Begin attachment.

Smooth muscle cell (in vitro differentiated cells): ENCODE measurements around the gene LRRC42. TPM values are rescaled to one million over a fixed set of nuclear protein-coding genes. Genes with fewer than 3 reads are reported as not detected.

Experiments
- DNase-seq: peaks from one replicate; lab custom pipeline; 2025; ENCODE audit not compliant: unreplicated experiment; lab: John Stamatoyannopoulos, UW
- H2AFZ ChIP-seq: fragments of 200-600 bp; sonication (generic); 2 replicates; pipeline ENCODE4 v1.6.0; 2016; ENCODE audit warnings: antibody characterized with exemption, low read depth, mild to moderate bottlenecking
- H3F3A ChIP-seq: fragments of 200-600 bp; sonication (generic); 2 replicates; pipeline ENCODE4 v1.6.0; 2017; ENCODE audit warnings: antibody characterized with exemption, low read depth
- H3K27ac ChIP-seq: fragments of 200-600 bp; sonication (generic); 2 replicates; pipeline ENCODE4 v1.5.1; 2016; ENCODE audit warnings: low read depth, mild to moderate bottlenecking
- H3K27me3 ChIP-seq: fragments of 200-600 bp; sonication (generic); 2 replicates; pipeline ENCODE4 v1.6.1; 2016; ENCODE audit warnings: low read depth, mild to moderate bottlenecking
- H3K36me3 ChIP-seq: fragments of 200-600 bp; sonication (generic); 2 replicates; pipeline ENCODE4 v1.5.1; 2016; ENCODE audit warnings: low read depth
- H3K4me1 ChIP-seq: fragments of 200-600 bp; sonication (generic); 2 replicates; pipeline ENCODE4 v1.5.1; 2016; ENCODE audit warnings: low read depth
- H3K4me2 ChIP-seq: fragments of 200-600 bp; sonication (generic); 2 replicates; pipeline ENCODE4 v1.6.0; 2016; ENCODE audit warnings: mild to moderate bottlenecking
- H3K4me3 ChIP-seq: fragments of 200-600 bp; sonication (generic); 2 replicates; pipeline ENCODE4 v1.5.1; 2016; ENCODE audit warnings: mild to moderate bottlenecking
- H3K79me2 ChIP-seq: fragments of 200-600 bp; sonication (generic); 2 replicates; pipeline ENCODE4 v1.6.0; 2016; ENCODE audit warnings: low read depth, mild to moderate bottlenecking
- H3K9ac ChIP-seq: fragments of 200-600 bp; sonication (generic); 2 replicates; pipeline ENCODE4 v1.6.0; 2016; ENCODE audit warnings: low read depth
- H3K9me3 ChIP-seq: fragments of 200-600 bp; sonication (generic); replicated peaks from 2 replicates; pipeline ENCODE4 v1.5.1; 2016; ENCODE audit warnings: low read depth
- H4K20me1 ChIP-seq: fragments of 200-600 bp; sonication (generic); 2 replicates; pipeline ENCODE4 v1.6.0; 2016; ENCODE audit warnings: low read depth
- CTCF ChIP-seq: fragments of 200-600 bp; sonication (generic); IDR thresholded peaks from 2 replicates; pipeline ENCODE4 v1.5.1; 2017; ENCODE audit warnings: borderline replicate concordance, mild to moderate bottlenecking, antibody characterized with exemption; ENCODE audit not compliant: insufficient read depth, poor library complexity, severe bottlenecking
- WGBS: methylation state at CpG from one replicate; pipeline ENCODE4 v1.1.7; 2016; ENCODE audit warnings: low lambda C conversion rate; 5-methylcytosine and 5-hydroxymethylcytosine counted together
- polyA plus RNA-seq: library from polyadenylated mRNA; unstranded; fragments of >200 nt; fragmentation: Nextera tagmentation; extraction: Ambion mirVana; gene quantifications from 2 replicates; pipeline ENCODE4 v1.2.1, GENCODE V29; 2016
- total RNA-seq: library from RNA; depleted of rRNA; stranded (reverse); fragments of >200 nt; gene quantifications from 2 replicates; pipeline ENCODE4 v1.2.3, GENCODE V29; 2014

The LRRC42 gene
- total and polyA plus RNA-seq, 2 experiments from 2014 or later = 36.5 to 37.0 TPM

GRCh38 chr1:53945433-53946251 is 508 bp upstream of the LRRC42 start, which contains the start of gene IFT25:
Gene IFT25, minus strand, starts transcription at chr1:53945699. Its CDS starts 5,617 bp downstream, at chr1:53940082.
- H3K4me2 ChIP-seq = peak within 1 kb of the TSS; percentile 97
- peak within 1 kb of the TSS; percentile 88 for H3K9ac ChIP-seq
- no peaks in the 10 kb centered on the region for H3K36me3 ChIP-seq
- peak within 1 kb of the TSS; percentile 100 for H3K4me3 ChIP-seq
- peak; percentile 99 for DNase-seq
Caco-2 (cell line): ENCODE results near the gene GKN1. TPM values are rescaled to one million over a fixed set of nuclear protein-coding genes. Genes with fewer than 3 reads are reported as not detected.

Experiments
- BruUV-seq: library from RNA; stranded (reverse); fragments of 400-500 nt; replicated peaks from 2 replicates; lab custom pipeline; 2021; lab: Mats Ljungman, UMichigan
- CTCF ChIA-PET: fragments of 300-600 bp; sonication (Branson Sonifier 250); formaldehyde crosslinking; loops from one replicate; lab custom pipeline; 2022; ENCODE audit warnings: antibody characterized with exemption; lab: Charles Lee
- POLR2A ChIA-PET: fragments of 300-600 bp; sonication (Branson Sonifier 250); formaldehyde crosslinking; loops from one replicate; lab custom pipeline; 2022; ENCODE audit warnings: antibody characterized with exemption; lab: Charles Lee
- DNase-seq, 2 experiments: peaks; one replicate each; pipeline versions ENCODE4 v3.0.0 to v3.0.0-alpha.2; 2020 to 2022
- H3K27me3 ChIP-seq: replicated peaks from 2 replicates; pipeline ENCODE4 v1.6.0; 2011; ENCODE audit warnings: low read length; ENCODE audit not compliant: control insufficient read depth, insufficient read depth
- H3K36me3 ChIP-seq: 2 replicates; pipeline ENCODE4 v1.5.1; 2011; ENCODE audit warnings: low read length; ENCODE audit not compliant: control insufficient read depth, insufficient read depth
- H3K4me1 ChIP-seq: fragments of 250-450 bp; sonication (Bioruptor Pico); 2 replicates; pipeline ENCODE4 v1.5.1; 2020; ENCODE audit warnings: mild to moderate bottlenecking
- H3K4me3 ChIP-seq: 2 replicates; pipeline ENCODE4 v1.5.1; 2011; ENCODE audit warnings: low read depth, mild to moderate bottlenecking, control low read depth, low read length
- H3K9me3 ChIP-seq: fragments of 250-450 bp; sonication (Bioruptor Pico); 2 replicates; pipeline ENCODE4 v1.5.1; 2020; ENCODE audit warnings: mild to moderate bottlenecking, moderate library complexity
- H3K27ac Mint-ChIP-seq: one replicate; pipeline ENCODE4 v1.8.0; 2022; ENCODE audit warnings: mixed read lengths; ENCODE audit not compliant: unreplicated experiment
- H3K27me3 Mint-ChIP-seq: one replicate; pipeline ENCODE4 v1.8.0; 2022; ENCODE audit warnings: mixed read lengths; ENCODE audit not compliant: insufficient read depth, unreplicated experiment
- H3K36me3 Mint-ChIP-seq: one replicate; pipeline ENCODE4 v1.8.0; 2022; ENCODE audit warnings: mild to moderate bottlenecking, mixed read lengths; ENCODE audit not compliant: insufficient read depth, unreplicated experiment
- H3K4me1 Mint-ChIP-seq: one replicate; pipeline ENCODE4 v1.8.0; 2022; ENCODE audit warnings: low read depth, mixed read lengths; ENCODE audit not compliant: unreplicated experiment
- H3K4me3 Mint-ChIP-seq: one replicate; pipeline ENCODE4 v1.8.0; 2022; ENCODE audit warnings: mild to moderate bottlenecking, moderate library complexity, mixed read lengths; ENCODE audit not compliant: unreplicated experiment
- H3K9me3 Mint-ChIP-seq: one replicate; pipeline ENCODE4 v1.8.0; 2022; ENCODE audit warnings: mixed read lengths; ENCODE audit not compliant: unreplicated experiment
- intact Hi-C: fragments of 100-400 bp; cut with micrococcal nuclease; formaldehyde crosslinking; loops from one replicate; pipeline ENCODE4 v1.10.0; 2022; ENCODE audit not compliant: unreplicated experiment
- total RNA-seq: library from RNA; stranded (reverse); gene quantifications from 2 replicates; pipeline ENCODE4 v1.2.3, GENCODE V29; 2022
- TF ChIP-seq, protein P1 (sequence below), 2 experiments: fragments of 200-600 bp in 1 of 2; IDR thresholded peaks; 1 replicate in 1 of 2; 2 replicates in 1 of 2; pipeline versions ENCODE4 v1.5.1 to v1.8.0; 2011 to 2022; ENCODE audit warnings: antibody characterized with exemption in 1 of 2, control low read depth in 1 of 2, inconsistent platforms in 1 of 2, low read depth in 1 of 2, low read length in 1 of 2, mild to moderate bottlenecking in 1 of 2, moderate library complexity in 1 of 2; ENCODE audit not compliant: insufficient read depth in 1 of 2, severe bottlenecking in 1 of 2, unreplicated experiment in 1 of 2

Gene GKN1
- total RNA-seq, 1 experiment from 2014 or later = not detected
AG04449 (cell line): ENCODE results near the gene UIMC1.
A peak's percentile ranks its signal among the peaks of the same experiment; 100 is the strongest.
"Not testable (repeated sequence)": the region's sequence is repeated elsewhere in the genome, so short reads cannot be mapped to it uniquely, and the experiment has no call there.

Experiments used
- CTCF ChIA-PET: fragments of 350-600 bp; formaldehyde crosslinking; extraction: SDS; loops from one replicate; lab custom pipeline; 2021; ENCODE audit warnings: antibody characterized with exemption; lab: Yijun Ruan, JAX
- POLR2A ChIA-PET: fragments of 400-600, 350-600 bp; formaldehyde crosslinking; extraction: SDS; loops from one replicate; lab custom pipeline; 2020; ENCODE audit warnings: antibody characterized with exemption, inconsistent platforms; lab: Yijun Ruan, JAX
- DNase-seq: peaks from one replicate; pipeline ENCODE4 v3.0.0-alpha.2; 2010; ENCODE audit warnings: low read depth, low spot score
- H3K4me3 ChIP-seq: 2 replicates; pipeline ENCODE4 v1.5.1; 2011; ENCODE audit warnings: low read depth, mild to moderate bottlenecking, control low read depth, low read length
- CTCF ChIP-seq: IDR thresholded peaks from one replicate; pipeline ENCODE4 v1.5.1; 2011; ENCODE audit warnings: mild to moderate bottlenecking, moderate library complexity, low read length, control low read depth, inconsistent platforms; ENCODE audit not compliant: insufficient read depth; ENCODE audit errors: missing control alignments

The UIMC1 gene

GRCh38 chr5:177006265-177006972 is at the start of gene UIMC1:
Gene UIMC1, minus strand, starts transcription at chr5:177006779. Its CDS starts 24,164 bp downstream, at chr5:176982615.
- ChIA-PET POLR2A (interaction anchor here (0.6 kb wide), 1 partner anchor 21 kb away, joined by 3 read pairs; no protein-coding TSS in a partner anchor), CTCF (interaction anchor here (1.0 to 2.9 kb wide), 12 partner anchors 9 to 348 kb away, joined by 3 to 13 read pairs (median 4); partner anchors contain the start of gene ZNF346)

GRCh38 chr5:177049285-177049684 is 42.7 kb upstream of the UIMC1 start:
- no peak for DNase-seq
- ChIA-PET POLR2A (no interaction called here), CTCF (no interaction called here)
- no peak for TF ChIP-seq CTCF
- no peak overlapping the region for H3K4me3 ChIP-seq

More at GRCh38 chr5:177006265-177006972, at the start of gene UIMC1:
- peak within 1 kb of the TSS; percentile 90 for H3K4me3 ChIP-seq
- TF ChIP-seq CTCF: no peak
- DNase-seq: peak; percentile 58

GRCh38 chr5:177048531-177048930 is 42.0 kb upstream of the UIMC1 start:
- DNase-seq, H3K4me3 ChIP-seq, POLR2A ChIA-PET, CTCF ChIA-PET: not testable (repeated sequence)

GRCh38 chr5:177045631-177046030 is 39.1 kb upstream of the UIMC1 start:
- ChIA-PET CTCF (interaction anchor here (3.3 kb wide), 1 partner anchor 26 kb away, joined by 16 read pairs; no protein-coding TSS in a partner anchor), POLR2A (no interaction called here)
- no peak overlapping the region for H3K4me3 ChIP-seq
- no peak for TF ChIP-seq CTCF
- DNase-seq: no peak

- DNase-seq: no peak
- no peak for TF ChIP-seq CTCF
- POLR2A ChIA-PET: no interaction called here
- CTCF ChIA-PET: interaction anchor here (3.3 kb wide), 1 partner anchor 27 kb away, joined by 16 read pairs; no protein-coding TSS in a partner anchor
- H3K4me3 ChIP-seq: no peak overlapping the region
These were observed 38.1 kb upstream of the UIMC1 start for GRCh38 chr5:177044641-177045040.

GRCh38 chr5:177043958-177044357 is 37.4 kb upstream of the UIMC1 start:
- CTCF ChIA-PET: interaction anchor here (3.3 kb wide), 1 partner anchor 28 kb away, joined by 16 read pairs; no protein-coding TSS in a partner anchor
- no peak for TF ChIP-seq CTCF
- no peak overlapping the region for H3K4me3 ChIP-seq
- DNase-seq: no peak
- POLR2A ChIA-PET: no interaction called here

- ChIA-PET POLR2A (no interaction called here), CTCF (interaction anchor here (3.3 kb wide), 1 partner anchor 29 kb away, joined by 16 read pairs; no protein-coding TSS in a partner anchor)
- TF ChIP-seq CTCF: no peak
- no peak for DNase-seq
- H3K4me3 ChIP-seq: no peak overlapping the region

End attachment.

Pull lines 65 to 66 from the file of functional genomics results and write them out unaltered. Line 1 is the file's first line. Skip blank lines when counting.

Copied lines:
- no peak for DNase-seq
- ChIA-PET POLR2A (no interaction called here), CTCF (no interaction called here)